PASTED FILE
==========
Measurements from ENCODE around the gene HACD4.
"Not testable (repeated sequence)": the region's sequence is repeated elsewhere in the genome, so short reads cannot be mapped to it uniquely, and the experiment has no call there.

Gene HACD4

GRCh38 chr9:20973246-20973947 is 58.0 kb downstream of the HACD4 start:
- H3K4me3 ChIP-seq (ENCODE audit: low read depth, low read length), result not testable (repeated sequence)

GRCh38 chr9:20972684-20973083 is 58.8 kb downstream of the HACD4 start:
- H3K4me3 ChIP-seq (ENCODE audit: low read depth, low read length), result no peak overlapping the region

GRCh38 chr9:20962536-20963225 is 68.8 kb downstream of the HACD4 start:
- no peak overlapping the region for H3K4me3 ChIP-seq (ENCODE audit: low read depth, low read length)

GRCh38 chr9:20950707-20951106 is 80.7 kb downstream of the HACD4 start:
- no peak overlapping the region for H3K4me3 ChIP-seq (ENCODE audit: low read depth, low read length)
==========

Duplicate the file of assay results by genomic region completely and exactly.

Measurements from ENCODE around the gene HACD4.
"Not testable (repeated sequence)": the region's sequence is repeated elsewhere in the genome, so short reads cannot be mapped to it uniquely, and the experiment has no call there.

Gene HACD4

GRCh38 chr9:20973246-20973947 is 58.0 kb downstream of the HACD4 start:
- H3K4me3 ChIP-seq (ENCODE audit: low read depth, low read length), result not testable (repeated sequence)

GRCh38 chr9:20972684-20973083 is 58.8 kb downstream of the HACD4 start:
- H3K4me3 ChIP-seq (ENCODE audit: low read depth, low read length), result no peak overlapping the region

GRCh38 chr9:20962536-20963225 is 68.8 kb downstream of the HACD4 start:
- no peak overlapping the region for H3K4me3 ChIP-seq (ENCODE audit: low read depth, low read length)

GRCh38 chr9:20950707-20951106 is 80.7 kb downstream of the HACD4 start:
- no peak overlapping the region for H3K4me3 ChIP-seq (ENCODE audit: low read depth, low read length)